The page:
The Rules of Golf

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There is a commercial on TV that features a popular professional golf player chastising a casual golfer who has just kicked his ball away from a tree. This cracked me up the very first time I watched. That commercial goes through my head every time I go out on the course. There are several beautiful golf courses here in Morgantown. I’ve had the pain and pleasure of playing three of them. Pain because I am a beginner and they are difficult for me to play and pleasure because each is lovely and I enjoy playing golf. This is a surprising phrase as I “never” thought I would actually go out and play the game. Rule #1: Never say “never”.

My first attempts at using a set of golf clubs came in high school. I was not an athlete; so when the choices available for our P.E. class were coed volleyball, field hockey, or golf, I determined that golf presented the least likely scenario for broken bones and signed up. Week 1: learn to grip the club and practice swinging at an imaginary ball – wow; I was pretty good at this already! Week 2: place a REAL ball on a rubber mat in front of you and hit it. This was my downfall; no matter how hard I tried I simply could not hit that little ball. Week 3 came and went; my classmates were learning different clubs and perfecting their swing, I still hadn’t hit the ball. Week 4: field trip to the local golf course to apply what was learned. I, however, was left behind at the school to continue to attempt to hit the ball. So, as you may have deduced, I never hit the ball. In the instructor’s words, “Maybe you shouldn’t play this game.” Rule #2: Learn in the right atmosphere with someone who can give you valuable insight.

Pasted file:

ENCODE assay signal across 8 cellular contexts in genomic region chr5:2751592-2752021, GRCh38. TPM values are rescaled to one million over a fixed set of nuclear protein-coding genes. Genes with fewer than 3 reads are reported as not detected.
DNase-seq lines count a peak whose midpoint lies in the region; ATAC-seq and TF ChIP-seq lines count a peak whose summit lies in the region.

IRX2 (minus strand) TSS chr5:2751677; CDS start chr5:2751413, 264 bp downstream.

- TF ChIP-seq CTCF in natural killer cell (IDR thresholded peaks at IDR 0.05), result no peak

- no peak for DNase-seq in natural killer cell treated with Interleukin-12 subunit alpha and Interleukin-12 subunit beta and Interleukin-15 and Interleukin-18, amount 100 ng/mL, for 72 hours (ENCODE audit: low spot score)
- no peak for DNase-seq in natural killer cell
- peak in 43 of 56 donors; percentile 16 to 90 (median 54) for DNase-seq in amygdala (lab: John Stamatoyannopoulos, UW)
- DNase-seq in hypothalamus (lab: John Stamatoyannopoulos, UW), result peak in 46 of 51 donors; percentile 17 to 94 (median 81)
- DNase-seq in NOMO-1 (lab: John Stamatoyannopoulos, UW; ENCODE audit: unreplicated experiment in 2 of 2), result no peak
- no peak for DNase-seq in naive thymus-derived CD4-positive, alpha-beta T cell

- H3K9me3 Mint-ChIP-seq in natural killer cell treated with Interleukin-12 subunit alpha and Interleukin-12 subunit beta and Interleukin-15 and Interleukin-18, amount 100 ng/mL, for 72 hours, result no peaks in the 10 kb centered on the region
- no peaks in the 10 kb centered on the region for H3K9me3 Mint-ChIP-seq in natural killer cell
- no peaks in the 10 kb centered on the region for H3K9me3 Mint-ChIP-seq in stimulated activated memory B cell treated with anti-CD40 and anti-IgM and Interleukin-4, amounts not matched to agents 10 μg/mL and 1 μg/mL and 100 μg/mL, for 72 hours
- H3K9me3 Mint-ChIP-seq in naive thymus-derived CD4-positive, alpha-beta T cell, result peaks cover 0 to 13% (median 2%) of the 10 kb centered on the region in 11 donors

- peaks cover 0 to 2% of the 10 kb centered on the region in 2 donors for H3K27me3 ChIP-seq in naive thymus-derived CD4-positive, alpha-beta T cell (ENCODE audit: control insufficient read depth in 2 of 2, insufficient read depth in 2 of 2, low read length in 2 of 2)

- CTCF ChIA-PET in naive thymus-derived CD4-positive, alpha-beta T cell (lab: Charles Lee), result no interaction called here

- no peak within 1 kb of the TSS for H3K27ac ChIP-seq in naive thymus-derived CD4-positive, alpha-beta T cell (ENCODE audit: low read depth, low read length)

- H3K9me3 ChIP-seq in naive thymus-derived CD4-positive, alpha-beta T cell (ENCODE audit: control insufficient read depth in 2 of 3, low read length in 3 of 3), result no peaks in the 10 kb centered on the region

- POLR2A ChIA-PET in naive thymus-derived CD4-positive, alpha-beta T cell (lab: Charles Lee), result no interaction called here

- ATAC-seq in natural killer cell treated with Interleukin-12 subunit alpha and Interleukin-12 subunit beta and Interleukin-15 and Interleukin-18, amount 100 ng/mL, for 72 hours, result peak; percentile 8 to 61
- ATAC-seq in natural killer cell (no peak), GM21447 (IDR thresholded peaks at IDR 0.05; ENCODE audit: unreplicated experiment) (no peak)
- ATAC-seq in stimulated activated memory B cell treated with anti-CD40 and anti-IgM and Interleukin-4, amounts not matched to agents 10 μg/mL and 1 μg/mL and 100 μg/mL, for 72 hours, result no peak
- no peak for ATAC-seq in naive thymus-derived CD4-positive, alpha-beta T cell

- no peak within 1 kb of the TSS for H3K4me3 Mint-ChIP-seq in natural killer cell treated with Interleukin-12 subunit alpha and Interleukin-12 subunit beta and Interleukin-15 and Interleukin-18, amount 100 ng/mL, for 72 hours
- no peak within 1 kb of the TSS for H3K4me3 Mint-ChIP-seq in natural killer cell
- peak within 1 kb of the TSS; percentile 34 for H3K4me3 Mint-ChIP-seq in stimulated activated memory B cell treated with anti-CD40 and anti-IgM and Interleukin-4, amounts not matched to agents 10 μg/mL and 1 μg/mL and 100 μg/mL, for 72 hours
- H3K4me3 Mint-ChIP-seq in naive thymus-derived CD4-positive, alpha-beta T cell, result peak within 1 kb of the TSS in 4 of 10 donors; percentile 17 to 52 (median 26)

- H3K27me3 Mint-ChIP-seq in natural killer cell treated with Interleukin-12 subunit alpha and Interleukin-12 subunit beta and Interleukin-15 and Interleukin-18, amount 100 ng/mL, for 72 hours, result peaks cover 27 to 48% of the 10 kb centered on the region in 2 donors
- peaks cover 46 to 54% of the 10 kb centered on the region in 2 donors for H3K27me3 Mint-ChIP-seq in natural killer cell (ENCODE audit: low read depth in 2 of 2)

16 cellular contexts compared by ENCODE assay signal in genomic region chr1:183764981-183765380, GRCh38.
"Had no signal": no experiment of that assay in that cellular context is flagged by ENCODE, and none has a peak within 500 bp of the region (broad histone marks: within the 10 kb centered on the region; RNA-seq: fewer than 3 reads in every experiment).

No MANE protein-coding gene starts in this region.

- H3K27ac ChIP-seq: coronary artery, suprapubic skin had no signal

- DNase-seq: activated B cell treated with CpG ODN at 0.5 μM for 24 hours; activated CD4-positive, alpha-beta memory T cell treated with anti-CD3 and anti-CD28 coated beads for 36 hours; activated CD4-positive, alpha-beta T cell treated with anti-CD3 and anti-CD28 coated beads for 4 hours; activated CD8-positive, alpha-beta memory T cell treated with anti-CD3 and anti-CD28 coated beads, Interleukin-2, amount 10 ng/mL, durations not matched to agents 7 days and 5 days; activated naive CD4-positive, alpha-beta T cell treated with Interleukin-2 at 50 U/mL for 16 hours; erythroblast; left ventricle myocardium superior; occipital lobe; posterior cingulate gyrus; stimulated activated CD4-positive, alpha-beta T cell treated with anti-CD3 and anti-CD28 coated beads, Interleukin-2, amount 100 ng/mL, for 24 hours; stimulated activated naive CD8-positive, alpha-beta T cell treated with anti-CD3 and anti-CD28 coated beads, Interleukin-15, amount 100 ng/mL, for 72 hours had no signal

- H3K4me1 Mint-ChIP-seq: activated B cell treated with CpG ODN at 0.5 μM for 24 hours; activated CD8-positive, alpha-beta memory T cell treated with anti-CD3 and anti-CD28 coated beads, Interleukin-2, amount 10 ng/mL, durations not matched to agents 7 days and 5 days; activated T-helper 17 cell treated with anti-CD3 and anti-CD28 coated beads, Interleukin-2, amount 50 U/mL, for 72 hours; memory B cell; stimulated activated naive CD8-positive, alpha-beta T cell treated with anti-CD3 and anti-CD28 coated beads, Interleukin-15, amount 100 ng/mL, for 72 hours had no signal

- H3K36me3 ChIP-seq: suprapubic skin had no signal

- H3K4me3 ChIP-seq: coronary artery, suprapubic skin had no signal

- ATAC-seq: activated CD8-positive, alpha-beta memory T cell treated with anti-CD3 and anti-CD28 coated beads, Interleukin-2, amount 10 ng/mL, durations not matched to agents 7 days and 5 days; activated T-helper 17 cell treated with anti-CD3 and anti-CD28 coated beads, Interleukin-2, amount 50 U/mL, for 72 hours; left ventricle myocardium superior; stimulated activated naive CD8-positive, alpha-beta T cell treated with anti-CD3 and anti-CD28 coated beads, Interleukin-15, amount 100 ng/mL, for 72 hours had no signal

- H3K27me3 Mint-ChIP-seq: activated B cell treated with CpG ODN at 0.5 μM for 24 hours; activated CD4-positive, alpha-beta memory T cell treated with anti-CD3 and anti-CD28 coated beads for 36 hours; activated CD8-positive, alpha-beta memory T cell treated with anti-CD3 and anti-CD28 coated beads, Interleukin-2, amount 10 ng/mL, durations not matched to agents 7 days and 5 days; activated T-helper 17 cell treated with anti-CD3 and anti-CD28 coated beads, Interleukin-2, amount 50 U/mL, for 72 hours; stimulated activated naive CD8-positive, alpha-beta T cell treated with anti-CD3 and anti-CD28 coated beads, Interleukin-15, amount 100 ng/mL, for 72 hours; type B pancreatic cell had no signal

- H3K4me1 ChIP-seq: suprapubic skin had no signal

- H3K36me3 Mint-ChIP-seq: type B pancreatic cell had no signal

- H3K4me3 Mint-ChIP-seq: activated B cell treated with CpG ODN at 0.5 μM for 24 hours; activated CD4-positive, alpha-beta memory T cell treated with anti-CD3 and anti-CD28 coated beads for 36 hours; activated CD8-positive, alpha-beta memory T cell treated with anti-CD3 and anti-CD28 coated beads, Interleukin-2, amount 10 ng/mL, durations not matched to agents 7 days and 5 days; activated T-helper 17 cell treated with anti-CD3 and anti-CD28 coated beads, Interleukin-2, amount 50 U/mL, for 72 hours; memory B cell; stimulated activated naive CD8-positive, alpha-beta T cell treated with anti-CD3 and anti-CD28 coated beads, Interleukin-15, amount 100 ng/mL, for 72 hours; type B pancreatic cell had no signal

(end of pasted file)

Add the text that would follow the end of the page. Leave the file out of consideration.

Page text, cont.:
In all my years in Wyoming I never attempted to play golf again, but I didn’t feel that I was missing too much. The weather was usually prohibitive and the courses that I was familiar with were not very scenic. My husband liked to play and enjoyed the game with his many friends all over the state.  So when he bought a golf glove, I wondered why; when he bought shoes, I thought he was going a bit overboard; and when he shelled out “big bucks” for a new driver and 3-wood – well you can imagine my dismay.

About a year ago I tried again to hit a little white ball off of a tee on a West Virginia golf course. This time I used a club from my youngest son’s junior set and had a few tips from my ever-patient husband. The club face came down and actually connected with the ball, it didn’t travel far but I was as giddy as if it had gone several hundred yards! Each consecutive attempt drew me further into a pastime that I hadn’t considered pursuing. Soon I had clubs (shared with my youngest), a hand-me-up glove (also from the youngest), and a good pair of golf shoes. Rule #3: Buy the correct equipment.

My husband and I play a few holes nearly every evening and we truly enjoy this activity together. I’m learning the rules and when scoring must take extra strokes for balls lost, hit out of play and into the pond. The game is a sine curve of ups and downs for me, but the challenge of developing my game within the rules is enjoyable.  Rule #4: Follow the rules and have fun.

As you can see these rules of golf apply in pretty much any situation. Take a chance and try (or try again), get good guidance and tools, and maintain integrity for the best experience. I consider this life lesson while looking down on my ball in the tall grass of the rough.

“Go ahead and fluff that ball up a bit, everyone else does.” My husband suggests as I pull my 5-iron from the bag.

I reply, “Rule #13 – The ball must be played as it lies.”

 

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